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Neuroscience, Normativity, and Retributivism

THE FUTURE OF PUNISHMENT, Thomas Nadelhoffer, ed., Oxford University Press, Forthcoming

U of Alabama Public Law Research Paper No. 1968552

29 Pages Posted: 6 Dec 2011  

Michael S. Pardo

University of Alabama School of Law

Dennis Patterson

European University Institute; Rutgers University School of Law, Camden; Swansea University School of Law; European University Institute - Department of Law (LAW)

Date Written: December 5, 2011

Abstract

Advocates for the increased use of neuroscience in law have made bold and provocative claims about the power of neuroscientific discoveries to transform the criminal law in ways large and small. Perhaps the boldest and most provocative of these claims are made in an influential article by Joshua Greene and Jonathan Cohen. They claim that neuroscience will reveal that criminal defendants are not morally responsible for their actions and that this revelation will thereby undermine retributivist justifications for criminal punishment. In the process of resolving previously intractable debates between consequentialism and retributivism, neuroscience will also, they contend, resolve age-old debates about free will. In this essay, we discuss several serious problems with their argument. We maintain that no neuroscientific discoveries will lead to the sorts of changes predicted by Greene and Cohen and, even if they did, those changes would not be the product of neuroscientific insight but result from unwarranted and problematic inferences which ought to be resisted.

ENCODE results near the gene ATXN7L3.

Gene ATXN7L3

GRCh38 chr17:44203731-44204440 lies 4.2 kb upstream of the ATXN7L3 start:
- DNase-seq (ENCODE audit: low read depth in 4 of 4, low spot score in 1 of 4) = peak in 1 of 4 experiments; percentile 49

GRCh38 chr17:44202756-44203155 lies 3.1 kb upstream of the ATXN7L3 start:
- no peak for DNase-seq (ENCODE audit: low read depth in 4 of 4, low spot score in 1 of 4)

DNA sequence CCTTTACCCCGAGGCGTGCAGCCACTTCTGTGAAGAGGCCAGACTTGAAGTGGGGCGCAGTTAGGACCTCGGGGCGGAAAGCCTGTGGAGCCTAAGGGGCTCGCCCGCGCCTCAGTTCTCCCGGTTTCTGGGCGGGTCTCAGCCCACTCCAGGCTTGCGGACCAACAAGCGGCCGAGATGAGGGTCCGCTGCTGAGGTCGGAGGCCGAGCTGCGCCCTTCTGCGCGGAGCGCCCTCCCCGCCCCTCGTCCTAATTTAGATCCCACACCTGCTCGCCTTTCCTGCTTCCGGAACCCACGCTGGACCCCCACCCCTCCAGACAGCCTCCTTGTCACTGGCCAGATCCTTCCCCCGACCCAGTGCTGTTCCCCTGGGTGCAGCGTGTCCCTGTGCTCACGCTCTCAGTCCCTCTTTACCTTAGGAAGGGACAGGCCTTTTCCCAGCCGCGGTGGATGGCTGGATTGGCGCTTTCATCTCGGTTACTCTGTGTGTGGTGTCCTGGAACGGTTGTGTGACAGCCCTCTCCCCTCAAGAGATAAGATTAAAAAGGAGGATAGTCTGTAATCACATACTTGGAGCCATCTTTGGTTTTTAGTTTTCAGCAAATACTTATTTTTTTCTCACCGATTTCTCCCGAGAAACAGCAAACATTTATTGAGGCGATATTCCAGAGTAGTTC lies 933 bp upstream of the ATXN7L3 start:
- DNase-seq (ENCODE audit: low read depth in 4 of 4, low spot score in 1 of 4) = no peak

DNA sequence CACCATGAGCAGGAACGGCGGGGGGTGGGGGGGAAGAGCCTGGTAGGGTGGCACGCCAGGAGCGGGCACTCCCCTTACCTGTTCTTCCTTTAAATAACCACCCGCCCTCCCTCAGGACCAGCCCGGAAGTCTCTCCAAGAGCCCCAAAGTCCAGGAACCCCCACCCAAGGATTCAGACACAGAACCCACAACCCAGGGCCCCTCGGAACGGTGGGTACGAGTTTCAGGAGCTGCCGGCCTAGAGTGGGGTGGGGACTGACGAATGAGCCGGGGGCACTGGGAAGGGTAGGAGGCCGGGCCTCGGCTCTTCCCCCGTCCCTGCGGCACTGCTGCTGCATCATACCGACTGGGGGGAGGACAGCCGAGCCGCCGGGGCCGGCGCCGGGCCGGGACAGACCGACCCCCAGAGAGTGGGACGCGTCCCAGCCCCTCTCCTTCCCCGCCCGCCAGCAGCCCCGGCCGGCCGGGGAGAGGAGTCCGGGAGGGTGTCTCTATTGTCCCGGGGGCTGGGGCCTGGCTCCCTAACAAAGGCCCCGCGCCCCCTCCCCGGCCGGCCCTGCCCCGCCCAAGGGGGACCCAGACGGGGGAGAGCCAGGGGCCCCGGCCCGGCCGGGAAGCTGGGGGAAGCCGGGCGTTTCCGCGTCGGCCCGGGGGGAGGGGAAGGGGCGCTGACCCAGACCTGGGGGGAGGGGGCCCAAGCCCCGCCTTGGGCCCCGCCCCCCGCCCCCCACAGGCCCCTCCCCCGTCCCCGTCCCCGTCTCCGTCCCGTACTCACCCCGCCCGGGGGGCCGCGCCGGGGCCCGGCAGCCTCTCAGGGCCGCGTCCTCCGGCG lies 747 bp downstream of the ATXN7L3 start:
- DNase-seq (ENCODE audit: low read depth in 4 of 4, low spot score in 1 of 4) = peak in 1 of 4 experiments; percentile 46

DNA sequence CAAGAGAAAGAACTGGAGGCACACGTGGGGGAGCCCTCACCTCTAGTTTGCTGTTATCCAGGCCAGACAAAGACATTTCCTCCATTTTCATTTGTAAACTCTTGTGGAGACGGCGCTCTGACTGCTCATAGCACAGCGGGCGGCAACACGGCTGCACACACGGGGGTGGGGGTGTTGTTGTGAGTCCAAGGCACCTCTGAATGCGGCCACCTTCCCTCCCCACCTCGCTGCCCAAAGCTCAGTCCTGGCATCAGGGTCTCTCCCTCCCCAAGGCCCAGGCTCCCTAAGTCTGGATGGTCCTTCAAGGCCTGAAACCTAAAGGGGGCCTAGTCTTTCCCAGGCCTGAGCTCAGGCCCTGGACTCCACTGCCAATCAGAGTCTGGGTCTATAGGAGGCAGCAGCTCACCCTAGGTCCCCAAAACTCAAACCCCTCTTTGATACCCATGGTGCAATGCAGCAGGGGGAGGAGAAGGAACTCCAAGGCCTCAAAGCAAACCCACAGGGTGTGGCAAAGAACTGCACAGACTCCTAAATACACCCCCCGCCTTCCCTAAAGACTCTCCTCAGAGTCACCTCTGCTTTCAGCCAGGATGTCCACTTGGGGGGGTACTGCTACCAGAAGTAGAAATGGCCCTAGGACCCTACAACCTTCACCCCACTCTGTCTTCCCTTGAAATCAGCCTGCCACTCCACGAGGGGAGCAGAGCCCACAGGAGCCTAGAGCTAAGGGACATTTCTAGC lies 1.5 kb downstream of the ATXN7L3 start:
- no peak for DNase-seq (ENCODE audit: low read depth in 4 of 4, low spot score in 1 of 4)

Keywords: neuroscience, criminal punishment, retributivism, consequentionalism, moral responsibility, free will, determinism, compatibilism, folk psychology

Suggested Citation

Pardo, Michael S. and Patterson, Dennis, Neuroscience, Normativity, and Retributivism (December 5, 2011). THE FUTURE OF PUNISHMENT, Thomas Nadelhoffer, ed., Oxford University Press, Forthcoming; U of Alabama Public Law Research Paper No. 1968552. Available at SSRN: https://ssrn.com/abstract=1968552

Michael S. Pardo (Contact Author)

University of Alabama School of Law ( email )

P.O. Box 870382
Tuscaloosa, AL 35487
United States

Dennis Patterson

European University Institute ( email )

Villa Schifanoia
133 via Bocaccio
Firenze (Florence), Tuscany 50014
Italy

Rutgers University School of Law, Camden ( email )

Camden, NJ 08102-1203
United States
856-225-6369 (Phone)
856-751-8752 (Fax)

Swansea University School of Law

Singleton Park
Swansea, SA2 8PP
United Kingdom

European University Institute - Department of Law (LAW) ( email )

Via Boccaccio 121 (Villa Schifanoia)
I-50122 Firenze
ITALY

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